34. 34. 32 Caregiving 2013 Alzheimer’s Disease Facts and FiguresHours of Unpaid Care andEconomic Value of CaregivingIn 2012, the 15.4 million family and other unpaidcaregivers of people with Alzheimer’s disease and otherdementias provided an estimated 17.5 billion hours ofunpaid care. This number represents an average of 21.9hours of care per caregiver per week, or 1,139 hours ofcare per caregiver per year.A16With this care valued at$12.33 per hour,A17the estimated economic value ofcare provided by family and other unpaid caregivers ofpeople with dementia was $216.4 billion in 2012.Table 6 (pages 34-35) shows the total hours of unpaidcare as well as the value of care provided by family andother unpaid caregivers for the United States and eachstate. Unpaid caregivers of people with Alzheimer’sand other dementias provide care valued at more than$1 billion in each of 39 states. Unpaid caregivers in eachof the four most populous states — California, Florida,New York and Texas — provided care valued at morethan $14 billion.Some studies suggest that family caregivers provideeven more intensive daily support to people who reach aclinical threshold of dementia. For example, a recentreport from ADAMS found that family caregivers ofpeople who were categorized as having dementia spentnine hours per day providing help to their relatives.(140)Impact of Alzheimer’s Disease CaregivingCaring for a person with Alzheimer’s and otherdementias poses special challenges. For example,people with Alzheimer’s disease experience losses injudgment, orientation and the ability to understand andcommunicate effectively. Family caregivers must oftenhelp people with Alzheimer’s manage these issues. Thepersonality and behavior of a person with Alzheimer’sare affected as well, and these changes are oftenamong the most challenging for family caregivers.(142)Individuals with dementia may also require increasinglevels of supervision and personal care as the diseaseprogresses. As these symptoms worsen with theprogression of a relative’s dementia, the care required offamily members can result in family caregivers’experiencing increased emotional stress, depression,impaired immune system response, health impairments,lost wages due to disruptions in employment, and5045403530252015105032%28%43%33%23%34%4%2%Created from data from the National Alliance for Caregiving and AARP.(141)Duration Occasionally Less than 1 year 1–4 years 5+ yearsCaregivers of people with Alzheimer’s and other dementias Caregivers of other older peoplefigure 7 Proportion of Alzheimer’s and Dementia Caregivers vs. caregivers of other older people by duration of caregiving, United States, 2009Percentage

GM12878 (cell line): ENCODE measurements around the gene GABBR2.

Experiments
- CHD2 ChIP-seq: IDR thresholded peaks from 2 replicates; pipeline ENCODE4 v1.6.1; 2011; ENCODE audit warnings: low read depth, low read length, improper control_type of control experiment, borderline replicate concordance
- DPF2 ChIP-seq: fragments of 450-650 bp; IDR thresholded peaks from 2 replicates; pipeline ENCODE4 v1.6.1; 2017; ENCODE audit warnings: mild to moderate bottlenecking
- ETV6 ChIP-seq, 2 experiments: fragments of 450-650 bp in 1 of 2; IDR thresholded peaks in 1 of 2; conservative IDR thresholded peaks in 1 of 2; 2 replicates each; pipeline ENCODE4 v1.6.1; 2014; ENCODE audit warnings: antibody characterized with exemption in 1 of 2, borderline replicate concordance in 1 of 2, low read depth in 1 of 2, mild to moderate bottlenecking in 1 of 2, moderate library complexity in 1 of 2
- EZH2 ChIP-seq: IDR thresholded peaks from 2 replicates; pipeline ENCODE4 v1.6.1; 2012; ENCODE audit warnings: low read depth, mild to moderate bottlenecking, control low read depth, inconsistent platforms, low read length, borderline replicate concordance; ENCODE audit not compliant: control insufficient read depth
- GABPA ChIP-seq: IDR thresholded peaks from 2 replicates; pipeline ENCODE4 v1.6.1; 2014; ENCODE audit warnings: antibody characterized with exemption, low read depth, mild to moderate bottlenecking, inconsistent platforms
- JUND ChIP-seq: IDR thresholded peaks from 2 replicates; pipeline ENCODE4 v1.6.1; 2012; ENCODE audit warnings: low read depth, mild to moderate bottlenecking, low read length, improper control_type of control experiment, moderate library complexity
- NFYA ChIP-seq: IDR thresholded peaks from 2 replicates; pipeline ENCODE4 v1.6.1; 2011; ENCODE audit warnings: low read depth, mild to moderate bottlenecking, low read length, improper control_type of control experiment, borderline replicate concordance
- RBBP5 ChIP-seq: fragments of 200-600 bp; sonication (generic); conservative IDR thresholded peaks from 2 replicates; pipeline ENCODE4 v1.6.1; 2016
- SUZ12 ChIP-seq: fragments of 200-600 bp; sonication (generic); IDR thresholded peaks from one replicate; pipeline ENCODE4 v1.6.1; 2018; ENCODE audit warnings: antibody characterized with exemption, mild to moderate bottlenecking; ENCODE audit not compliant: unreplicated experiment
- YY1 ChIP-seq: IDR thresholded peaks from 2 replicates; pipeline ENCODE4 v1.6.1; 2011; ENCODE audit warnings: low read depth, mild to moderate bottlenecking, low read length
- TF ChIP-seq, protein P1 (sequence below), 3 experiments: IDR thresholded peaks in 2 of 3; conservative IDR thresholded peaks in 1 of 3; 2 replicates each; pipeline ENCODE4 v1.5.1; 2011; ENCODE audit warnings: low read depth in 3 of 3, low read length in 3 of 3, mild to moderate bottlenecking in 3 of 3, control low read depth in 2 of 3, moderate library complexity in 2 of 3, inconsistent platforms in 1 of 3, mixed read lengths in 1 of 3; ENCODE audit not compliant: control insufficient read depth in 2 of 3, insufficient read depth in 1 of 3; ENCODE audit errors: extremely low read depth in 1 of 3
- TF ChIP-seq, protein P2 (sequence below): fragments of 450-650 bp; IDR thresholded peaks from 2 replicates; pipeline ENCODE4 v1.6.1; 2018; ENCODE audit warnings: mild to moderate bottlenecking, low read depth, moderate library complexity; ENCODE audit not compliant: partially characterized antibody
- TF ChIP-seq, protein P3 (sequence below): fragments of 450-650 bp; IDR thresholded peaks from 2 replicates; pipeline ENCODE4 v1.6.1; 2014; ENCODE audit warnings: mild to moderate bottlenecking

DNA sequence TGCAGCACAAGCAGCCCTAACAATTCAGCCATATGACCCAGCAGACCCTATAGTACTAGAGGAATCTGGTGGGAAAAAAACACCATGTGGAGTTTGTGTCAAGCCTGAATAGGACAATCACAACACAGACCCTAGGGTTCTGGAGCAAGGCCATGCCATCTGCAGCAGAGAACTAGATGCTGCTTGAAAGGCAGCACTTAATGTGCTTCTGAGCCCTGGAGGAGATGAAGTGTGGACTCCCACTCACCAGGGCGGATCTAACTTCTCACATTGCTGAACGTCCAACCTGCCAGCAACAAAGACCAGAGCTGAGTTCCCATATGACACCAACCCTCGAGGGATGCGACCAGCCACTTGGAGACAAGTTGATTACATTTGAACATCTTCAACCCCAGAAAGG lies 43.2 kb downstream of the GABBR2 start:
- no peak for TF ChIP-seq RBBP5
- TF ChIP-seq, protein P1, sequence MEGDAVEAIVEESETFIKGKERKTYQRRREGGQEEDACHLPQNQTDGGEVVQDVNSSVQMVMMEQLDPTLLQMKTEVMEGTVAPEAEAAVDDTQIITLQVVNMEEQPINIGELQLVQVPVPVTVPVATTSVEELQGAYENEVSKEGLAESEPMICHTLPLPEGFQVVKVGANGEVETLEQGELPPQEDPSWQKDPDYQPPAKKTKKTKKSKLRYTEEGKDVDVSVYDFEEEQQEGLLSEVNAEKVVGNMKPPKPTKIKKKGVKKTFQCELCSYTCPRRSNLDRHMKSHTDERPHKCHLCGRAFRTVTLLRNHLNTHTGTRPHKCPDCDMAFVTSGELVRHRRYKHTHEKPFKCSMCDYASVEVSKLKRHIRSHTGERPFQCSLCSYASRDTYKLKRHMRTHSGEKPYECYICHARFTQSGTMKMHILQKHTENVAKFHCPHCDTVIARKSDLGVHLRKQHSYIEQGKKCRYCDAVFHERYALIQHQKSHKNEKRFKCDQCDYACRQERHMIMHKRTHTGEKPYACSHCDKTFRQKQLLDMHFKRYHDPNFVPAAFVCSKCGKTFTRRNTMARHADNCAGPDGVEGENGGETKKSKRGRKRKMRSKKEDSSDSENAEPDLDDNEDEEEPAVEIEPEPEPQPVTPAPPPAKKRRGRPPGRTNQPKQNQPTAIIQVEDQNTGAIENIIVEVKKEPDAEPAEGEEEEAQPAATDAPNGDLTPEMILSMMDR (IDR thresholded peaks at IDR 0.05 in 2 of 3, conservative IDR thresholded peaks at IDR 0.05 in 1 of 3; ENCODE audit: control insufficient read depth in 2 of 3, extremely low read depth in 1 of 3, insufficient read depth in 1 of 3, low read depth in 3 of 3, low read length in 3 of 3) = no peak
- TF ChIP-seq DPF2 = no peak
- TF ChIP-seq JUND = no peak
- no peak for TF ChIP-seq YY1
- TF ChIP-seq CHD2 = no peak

35. 35. 33 2013 Alzheimer’s Disease Facts and Figures Caregivingdepleted income and finances.(147-152), A15The intimacy andhistory of experiences and memories that are often part ofthe relationship between a caregiver and care recipient mayalso be threatened due to the memory loss, functionalimpairment and psychiatric/behavioral disturbances thatcan accompany the progression of Alzheimer’s.Caregiver Emotional Well-BeingAlthough caregivers report some positive feelings aboutcaregiving, including family togetherness and thesatisfaction of helping others,A15they also report high levelsof stress over the course of providing care:• Based on a Level of Care Index that combined thenumber of hours of care and the number of ADL tasksperformed by the caregiver, fewer dementia caregivers inthe 2009 NAC/AARP survey were classified in the lowestlevel of burden compared with caregivers of peoplewithout dementia (17 percent versus 31 percent,respectively).(141)• Sixty-one percent of family caregivers of people withAlzheimer’s and other dementias rated the emotionalstress of caregiving as high or very high (Figure 8).A15• Most family caregivers report “a good amount” to “agreat deal” of caregiving strain concerning financial issues(56 percent) and family relationships (53 percent).A15• Earlier research in smaller samples found that overone-third (39 percent) of caregivers of people withdementia suffered from depression compared with17 percent of non-caregivers.(153-154)A meta-analysis ofresearch comparing caregivers affirmed this gulf in theprevalence of depression between caregivers of peoplewith dementia and non-caregivers.(151)In the ADAMSsample, 44 percent of caregivers of people with dementiaindicated depressive symptoms, compared with27 percent of caregivers of people who had cognitiveimpairment but no dementia.(140)• In the 2009 NAC/AARP survey, caregivers most likely toindicate stress were women, older, residing with the carerecipient, white or Hispanic, and believed there was nochoice in taking on the role of caregiver.(141)• When caregivers report being stressed because of theimpaired person’s behavioral symptoms, it increases thechance that they will place the care recipient in a nursinghome.(138, 141, 155)• Seventy-seven percent of family caregivers of peoplewith Alzheimer’s disease and other dementias said thatthey somewhat agree to strongly agree that there is no“right or wrong” when families decide to place theirfamily member in a nursing home. Yet many suchcaregivers experience feelings of guilt, emotionalupheaval and difficulties in adapting to the admissiontransition (for example, interacting with care staff todetermine an appropriate care role for the familymember).(143, 145, 156-157), A15• Demands of caregiving may intensify as people withdementia near the end of life. In the year before theperson’s death, 59 percent of caregivers felt they were“on duty” 24 hours a day, and many felt that caregivingduring this time was extremely stressful. One study ofend-of-life care found that 72 percent of family caregiverssaid they experienced relief when the person withAlzheimer’s disease or other dementia died.(145, 158-159)806040200figure 8 Proportion of Alzheimer’s and Dementia Caregivers Who Report High or Very High Emotional and Physical Stress Due to CaregivingHigh to very high Not high to somewhat high61%39%43%57%Created from data from the Alzheimer’s Association.A15Emotional stress ofcaregivingPhysical stress ofcaregivingStressPercentage